- Aging & Longevity
5 Dozen Candles
In the Twinkling of an Eye
When I was two years old, it took an entire lifetime to get to four.
At the age of twelve, sixteen and the opportunity to get a driver's license seemed like an eternity away.
At twenty-four, running five to ten miles a day, my mind and body buoyed by amicable endorphins, forty was as far away and as foreign to me as Jupiter.
At forty, then fifty, long after I'd outgrown the Peter Pan syndrome as well as the svelte thirty-inch waist, and longer yet after the dial on the bathroom scale settled like a sleek Lamborghini in the parking lot of 154, I began giving more serious thought to Einstein's theory of relativity.
Or at least my take on it.
Time punctuates the notion that everything is relative. That's right, friends, it's all relative. And it seems, at least from the metaphorical beach I'm standing on today, that the relatives are moving faster and faster.
A few days ago, another chronological tick resounded like one of Quasimodo's massive bells in my head. And while my novice attempts to utilize the Law of Attraction compelled me to pay due diligence to my daily affirmations, I could not help but feel a twinge of sadness.
I had turned sixty.
We chase after age until we come upon it...only to then make a futile attempt to run from it.
Ah, 60. It seems that I encountered you oh, so quickly.
So what am I going to do about it?
Actually, I'm very thankful and blessed to have reached this major milestone in my life. Truly, as I unravel some of the rusty reels of film footage that have taken up dormant Rip Van Winkle residency in my brain, I can remember close calls in my life--illnesses, accidents, and a handful of other dangerous situations--each of which could have spelled an early exit for me.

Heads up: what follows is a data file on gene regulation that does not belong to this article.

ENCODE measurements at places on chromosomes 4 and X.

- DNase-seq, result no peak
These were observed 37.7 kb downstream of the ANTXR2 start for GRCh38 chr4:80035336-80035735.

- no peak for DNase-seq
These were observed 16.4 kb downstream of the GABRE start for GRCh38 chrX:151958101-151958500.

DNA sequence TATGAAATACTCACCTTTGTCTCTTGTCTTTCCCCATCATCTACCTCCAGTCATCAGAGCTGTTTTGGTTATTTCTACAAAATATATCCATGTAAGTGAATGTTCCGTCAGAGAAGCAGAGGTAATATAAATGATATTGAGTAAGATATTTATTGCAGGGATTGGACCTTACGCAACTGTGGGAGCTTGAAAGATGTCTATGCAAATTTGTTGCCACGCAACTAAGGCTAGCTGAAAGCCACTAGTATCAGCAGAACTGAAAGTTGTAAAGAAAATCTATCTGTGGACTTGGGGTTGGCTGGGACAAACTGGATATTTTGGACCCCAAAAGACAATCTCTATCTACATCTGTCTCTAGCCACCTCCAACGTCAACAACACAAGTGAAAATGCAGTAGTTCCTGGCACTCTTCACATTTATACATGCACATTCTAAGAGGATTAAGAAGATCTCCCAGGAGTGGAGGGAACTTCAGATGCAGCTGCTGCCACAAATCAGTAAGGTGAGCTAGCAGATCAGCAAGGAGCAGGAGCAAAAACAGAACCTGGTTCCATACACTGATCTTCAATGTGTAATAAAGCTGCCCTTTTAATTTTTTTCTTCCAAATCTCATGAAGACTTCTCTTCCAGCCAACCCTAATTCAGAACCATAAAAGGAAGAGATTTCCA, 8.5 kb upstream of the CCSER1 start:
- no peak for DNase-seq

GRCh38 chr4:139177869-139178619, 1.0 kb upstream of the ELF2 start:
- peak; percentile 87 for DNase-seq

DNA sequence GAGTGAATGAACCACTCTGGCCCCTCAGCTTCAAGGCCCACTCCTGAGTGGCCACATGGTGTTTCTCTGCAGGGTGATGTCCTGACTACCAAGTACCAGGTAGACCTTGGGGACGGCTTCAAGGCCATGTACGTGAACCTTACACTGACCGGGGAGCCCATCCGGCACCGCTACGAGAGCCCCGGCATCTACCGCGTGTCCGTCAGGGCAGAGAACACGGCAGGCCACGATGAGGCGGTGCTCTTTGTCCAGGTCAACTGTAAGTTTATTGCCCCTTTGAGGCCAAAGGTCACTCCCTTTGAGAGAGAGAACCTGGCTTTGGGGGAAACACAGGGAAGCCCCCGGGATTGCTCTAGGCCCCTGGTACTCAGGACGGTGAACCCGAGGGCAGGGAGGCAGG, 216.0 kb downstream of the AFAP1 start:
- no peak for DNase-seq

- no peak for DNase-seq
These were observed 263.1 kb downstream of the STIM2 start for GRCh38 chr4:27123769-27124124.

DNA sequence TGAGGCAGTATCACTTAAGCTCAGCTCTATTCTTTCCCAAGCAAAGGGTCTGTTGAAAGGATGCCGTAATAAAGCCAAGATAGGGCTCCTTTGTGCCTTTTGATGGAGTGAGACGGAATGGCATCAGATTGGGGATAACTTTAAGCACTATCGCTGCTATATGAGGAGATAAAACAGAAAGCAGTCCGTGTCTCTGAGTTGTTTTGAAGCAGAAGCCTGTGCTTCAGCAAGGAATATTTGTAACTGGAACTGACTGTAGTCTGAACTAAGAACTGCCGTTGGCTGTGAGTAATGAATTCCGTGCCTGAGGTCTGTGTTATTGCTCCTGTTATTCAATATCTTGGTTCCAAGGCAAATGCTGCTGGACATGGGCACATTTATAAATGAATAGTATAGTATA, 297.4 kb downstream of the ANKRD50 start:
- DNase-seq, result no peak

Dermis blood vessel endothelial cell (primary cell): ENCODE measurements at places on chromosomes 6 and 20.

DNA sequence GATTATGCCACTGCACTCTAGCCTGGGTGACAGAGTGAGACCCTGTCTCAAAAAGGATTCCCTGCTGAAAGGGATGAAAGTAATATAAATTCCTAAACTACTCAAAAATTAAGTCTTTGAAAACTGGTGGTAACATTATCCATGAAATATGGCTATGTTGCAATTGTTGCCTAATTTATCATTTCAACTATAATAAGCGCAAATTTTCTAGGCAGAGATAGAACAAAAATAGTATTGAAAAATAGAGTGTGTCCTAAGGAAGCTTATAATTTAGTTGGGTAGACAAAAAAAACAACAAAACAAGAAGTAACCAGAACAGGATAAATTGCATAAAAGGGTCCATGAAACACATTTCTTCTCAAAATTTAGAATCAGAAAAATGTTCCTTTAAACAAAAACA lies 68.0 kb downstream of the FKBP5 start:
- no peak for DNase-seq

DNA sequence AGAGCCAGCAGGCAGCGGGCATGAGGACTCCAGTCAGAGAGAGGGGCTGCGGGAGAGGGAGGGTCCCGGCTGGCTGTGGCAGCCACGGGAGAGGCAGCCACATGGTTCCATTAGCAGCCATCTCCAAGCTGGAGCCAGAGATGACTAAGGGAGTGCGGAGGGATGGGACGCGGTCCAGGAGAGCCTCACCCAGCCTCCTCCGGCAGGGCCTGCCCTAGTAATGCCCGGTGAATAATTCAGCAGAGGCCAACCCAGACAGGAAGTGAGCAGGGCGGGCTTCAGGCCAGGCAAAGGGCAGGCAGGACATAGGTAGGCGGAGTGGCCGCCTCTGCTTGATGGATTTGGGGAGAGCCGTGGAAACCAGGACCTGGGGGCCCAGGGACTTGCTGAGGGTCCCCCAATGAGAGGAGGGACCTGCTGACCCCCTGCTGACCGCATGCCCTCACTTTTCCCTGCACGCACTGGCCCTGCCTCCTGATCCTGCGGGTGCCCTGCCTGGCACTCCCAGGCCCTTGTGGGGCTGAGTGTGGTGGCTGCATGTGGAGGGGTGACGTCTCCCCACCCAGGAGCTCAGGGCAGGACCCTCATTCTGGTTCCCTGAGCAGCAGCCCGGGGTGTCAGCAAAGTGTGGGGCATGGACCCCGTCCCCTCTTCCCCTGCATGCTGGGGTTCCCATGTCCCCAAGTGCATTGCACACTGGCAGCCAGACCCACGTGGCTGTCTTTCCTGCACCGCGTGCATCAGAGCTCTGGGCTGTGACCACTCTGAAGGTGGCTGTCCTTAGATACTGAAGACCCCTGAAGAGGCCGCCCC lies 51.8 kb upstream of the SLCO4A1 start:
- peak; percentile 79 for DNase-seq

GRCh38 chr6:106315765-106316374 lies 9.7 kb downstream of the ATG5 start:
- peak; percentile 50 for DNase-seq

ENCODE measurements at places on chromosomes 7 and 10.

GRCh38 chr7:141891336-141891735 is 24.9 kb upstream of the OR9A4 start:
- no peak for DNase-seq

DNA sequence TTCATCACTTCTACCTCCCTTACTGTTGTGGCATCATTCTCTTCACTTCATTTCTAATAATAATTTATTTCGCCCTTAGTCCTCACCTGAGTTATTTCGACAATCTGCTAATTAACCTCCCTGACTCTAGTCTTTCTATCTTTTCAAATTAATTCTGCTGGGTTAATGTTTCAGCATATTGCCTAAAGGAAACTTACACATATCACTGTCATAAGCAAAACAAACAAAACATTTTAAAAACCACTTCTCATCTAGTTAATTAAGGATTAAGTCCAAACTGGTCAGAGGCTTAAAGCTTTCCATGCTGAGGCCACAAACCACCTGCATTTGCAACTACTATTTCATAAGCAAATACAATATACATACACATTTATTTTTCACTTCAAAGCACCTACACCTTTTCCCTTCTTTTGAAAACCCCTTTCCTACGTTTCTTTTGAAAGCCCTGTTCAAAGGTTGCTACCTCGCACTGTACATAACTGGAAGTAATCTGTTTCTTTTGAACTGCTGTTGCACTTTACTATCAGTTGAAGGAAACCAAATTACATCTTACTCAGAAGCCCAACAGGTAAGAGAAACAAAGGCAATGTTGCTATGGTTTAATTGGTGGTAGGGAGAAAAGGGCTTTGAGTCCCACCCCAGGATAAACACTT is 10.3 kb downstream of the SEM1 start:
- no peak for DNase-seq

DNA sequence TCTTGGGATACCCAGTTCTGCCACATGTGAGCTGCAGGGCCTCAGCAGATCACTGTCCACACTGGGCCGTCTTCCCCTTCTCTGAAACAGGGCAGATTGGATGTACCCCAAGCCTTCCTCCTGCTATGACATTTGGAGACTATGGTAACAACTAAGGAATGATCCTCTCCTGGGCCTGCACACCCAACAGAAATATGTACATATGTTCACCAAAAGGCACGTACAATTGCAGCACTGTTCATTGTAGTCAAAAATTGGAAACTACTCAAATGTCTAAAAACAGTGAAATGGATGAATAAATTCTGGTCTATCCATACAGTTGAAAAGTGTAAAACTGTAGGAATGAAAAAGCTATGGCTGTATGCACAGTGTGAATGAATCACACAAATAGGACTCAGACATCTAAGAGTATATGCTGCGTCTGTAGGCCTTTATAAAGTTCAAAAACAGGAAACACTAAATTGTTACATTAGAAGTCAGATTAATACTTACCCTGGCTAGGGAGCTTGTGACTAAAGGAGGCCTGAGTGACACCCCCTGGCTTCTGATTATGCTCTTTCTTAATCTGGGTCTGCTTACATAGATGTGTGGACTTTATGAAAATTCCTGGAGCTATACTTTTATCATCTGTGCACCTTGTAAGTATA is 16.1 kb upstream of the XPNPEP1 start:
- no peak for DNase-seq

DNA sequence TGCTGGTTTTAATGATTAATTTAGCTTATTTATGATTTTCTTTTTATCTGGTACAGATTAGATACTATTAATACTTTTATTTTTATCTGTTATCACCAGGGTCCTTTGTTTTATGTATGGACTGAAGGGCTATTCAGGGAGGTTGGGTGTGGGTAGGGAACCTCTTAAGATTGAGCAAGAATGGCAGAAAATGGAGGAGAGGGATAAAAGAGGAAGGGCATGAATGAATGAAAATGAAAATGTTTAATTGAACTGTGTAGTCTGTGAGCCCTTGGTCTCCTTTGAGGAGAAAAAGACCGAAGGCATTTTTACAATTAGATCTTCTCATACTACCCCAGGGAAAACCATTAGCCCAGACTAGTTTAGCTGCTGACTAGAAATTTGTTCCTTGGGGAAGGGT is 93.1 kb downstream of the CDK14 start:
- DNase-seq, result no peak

So, from that perspective, then, I'm glad I'm sixty. In fact, I'm surprised that I've made it this far.
But like Captain Hook's hypervigilance for a ticking clock signalling the near proximity of a hungry saltwater crocodile, I'm sensitively attuned to the beating of my own Big Ben.
Aging is one thing. But aging with dignity , now there's the challenge!
Of the following, what is your top Bucket List choice?
Transitioning Joyfully into the Autumn and Winter of My Life
So how does one go about aging gracefully?
Every individual will find their own way. The following is just a brief outline of my strategy, wisdom I've gleaned from my reading, watching, listening, conversations, and moments of inspiration. The main thing is that it works for me.
- Be good to yourself. A decade or so ago, I discovered a truth. The universe will keep presenting me with the same life lesson until I finally learn it. Whenever you find the same challenging theme continually baffling you, take a step back and try to be as objective as you can. Is there a lesson to be learned? Finding that lesson and learning from it is part and parcel of being good to yourself.
- Be good to others. Hold on now! Isn't that backwards? Actually, no. A person struggling with inner conflict will not be able to be genuinely good to others.
We could actually stop with these two gems. The following could actually be sub-categories of the above dynamic duo. But for the sake of detail and as a smoother transition to the conclusion of this piece, I'm including them as separate concepts.
- Do what you love to do. I work for myself on eBay (and alternative venues). Having the best boss in the world who drives me like a dog but pampers me like a kitten, and sincerely loving the work I'm involved in and the people that I meet along the way, provide me with the opportunity and the unabashed freedom to do other things I enjoy...like drafting two Hubs simultaneously at 2:34 on a Wednesday afternoon. I could never do that at my past traditional jobs.